All Around Austin

Top 9 Fun Things to do in Salado Texas

Art in Salado
Local legend, Sirena and her captor catfish sit along Salado Creek. Credit: Catherine Parker

The village of Salado in Central Texas is a hub for local artisans and artists along the fertile banks of Salado Creek. Conveniently located off Interstate 35, Salado is a quaint and walkable town, packed with fun things to do like shopping, dining and a seasonal live theater production. About an hour north of Austin, Texas,  Salado is perfect for a weekend getaway or day trip. Here are the top things to do in Salado, Texas.

Top Things to do in Salado Texas

DIY Creation at Salado Glass Works
Walk Through the Salado Sculpture Garden
Stroll Through the Salado Museum
Salado Sculpture Garden
See Siren the Mermaid Sculpture
Catch a Live Performance at Tablerock Amphitheater
Shop at Locally Owned Businesses like Bentons Jewelry
Go to Pace Park
Sip a Beer at Barrow Brewing Company
Salado Glass Works
Make a mouth-blown glass ornament at the Salado Glass Works. Credit: Catherine Parker

Salado Glass Works

Make a piece of art during your trip to Salado, Texas, at Salado Glass Works. Along the alley next to Main Street, fire and glass meld into a harmony of color and form under the watchful gaze of glass artist, Gail Allard. From holiday ornaments to hearts and even drinking glasses, its DIY sessions are popular for a reason.

I made a Christmas Tree Ornament that I display year-round. After picking out your colors, the artisans guide you through the process.

For those who want to watch, live glass-blowing happens daily, Wednesday to Saturday. Visitors come and go, watching a creation in progress.

Located at #2 Peddlers Alley. Live glass blowing Wednesday to Saturday. The gallery is open Tuesday from noon to 3 p.m., Wednesday and Thursday from 10 a.m. – 4 p.m., Friday and Saturday from 10 a.m. – 6 p.m., and Sunday from 11 a.m. to 3 p.m. Seasonal workshops throughout the year with breaks in the heat of the summer and early January.

Salado Sculpture Garden

At the other end of Main Street, walk through the Salado Sculpture Garden with outdoor works from a number of sculptors.

Located at 113 Salado Plaza Dr. Open from dawn to dusk, and free to enter.

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Salado Museum and College Park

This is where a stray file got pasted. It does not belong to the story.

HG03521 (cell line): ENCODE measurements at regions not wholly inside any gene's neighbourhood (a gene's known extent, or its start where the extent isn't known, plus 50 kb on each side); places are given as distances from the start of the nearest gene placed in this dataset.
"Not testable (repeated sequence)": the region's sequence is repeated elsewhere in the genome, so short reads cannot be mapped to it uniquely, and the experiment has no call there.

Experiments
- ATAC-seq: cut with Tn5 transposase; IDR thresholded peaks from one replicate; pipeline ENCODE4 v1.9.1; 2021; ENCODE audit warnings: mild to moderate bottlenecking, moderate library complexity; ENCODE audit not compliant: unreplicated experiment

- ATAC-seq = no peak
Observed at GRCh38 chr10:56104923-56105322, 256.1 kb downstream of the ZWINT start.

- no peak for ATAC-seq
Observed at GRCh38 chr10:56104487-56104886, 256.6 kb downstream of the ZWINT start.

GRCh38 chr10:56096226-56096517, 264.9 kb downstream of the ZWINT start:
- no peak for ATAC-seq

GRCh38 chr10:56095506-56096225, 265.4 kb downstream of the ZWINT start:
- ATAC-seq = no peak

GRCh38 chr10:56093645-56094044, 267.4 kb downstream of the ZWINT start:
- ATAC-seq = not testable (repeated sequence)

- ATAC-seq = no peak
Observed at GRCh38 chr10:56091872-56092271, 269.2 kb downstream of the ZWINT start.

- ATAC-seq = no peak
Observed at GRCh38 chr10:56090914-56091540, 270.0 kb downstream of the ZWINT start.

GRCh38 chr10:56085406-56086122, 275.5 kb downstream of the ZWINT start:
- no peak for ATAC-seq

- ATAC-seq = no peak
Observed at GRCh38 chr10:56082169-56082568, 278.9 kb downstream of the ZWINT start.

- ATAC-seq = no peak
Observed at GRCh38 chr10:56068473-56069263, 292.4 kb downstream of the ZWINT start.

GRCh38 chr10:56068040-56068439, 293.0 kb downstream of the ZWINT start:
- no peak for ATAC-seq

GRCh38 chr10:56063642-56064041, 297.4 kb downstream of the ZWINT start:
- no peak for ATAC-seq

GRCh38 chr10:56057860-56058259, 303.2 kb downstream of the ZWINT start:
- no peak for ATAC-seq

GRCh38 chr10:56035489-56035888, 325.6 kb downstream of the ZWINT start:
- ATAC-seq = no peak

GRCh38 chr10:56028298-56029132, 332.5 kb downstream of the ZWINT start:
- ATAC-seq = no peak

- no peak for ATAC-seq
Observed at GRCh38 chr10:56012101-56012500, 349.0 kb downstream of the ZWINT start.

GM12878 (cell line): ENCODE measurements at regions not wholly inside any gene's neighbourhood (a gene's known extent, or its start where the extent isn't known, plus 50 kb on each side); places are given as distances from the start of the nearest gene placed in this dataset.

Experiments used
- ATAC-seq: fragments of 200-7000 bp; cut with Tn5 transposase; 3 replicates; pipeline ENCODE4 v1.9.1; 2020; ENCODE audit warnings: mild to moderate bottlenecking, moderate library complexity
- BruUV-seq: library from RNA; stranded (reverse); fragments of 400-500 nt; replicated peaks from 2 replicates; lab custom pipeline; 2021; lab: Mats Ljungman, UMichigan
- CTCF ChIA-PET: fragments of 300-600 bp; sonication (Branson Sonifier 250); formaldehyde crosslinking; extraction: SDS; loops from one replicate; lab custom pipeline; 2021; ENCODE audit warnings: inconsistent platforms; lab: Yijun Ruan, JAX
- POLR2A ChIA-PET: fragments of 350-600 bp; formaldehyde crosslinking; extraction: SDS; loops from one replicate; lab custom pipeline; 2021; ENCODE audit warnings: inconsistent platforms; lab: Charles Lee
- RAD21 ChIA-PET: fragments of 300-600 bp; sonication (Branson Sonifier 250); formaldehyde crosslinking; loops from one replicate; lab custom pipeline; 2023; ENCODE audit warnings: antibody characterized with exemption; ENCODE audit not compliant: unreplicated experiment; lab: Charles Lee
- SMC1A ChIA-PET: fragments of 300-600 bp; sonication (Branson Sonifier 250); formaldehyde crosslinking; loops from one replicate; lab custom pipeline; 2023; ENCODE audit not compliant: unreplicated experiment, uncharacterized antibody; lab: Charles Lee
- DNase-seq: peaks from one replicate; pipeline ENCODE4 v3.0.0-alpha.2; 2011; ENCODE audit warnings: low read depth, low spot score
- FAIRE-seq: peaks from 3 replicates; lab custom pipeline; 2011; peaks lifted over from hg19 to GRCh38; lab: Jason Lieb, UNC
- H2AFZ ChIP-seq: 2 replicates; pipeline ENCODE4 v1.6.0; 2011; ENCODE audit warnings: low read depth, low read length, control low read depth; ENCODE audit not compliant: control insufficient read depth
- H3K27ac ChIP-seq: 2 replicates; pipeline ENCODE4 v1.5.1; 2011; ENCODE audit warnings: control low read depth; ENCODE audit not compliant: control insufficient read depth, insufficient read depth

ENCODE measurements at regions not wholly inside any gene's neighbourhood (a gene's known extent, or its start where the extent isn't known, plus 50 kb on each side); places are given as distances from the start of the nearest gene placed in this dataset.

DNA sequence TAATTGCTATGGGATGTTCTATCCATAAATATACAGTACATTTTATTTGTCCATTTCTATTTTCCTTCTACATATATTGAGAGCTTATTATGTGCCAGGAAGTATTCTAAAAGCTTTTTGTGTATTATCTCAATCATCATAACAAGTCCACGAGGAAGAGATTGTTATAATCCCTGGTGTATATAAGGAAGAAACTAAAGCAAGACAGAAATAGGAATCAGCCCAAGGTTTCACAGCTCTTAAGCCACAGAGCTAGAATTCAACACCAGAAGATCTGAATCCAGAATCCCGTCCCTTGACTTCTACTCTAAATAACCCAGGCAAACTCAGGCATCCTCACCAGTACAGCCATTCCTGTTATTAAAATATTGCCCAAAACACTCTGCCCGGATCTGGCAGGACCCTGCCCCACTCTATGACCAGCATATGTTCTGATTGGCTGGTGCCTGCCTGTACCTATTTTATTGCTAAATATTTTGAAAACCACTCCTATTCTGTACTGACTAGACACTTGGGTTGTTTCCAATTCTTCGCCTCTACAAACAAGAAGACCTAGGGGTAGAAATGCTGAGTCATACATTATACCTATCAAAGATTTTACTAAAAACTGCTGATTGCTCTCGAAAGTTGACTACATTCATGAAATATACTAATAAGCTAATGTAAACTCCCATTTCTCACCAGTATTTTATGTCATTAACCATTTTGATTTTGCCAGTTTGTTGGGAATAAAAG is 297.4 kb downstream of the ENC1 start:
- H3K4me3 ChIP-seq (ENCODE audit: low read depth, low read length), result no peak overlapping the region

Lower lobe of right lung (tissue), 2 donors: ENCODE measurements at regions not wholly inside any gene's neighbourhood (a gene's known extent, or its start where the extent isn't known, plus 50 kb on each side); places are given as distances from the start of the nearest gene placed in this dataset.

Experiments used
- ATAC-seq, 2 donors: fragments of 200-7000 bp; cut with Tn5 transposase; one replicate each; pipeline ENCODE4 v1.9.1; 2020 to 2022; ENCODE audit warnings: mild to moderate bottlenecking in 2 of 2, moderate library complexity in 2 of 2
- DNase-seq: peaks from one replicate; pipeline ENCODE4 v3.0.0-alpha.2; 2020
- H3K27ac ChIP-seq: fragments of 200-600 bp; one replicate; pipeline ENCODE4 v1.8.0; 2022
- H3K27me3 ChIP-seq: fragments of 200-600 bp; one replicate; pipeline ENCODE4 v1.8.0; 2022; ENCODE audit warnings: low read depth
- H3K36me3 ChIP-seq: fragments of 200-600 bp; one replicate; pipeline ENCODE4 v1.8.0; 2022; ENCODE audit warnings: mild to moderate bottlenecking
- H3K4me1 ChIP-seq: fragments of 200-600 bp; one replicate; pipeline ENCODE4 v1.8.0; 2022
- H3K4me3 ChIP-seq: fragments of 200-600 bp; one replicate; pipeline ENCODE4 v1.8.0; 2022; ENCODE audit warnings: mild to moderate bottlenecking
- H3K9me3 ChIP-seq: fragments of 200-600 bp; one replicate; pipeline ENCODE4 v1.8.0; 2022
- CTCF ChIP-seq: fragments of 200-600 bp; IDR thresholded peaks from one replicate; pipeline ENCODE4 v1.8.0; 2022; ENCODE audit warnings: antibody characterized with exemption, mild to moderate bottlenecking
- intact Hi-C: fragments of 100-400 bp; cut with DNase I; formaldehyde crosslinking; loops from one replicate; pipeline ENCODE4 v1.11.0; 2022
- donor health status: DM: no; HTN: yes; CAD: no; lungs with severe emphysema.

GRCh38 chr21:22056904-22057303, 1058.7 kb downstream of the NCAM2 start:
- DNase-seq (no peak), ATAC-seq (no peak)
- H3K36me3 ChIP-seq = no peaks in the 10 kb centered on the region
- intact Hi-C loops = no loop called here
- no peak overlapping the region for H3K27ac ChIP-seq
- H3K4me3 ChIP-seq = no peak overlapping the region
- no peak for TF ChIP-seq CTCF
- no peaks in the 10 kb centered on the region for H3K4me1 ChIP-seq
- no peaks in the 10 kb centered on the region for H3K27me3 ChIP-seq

Learn about Salado’s history along with its trailblazing women like Grace Jones and Liz Carpenter in its museum. Across the street from the museum, walk through the grounds of Salado College. Back in 1860, it educated young women and men as a non-denominational school, the first of its kind in Texas. A fire destroyed the building in 1924.

Located at 423 S. Main St. Open Monday to Saturday from 10 a.m. to 4 p.m. Free to enter the museum and college grounds.

Outdoor Art Parade in Salado

Find outdoor art at every turn of the head.  Sirena the Mermaid by Troy Kelley is next to Salado Creek on Royal Street along with the Locks of Love also by Kelley. Keep a look out for Kelley’s Troll and Billy Goat Guff along Main Street.

Tablerock Amphitheater

With seasonal offerings throughout the year, check out the schedule at Tablerock Amphitheater for outdoor entertainment. The Salado Legends is an annual production depicting the colorful history of Salado, held the last two weekends in July and the first weekend in August.

Its Holiday performances are the first two weekends in December. It also hosts a Halloween performance.

Located at 409 Royal St. Tickets are available at the gate.

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Shopping in Salado

Sidewalks line Main Street and trees shade the way. Visitors will find over 100 quaint shops and boutiques in Salado.

Bentons Jewelry

Stroll the showroom of local jewelry maker, Bob Hargrove. Taking design cues from nature, Hargrove uses the lost wax method to meld gold and gemstones into unique designs to celebrate life’s moments. Originally opened in 1970, it is one of the oldest shops in Salado.

Located at 401 S. Main St. in suite 101. Open from 10 a.m. to 5 p.m. Monday to Saturday.

Ro Shaw Clay Gallery

See ceramist, Ro Shaw take clay and coax it into a vessel on the wheel. Classes are also available.

Located, next to Salado Glass Works. Open weekends when the artist is in the studio.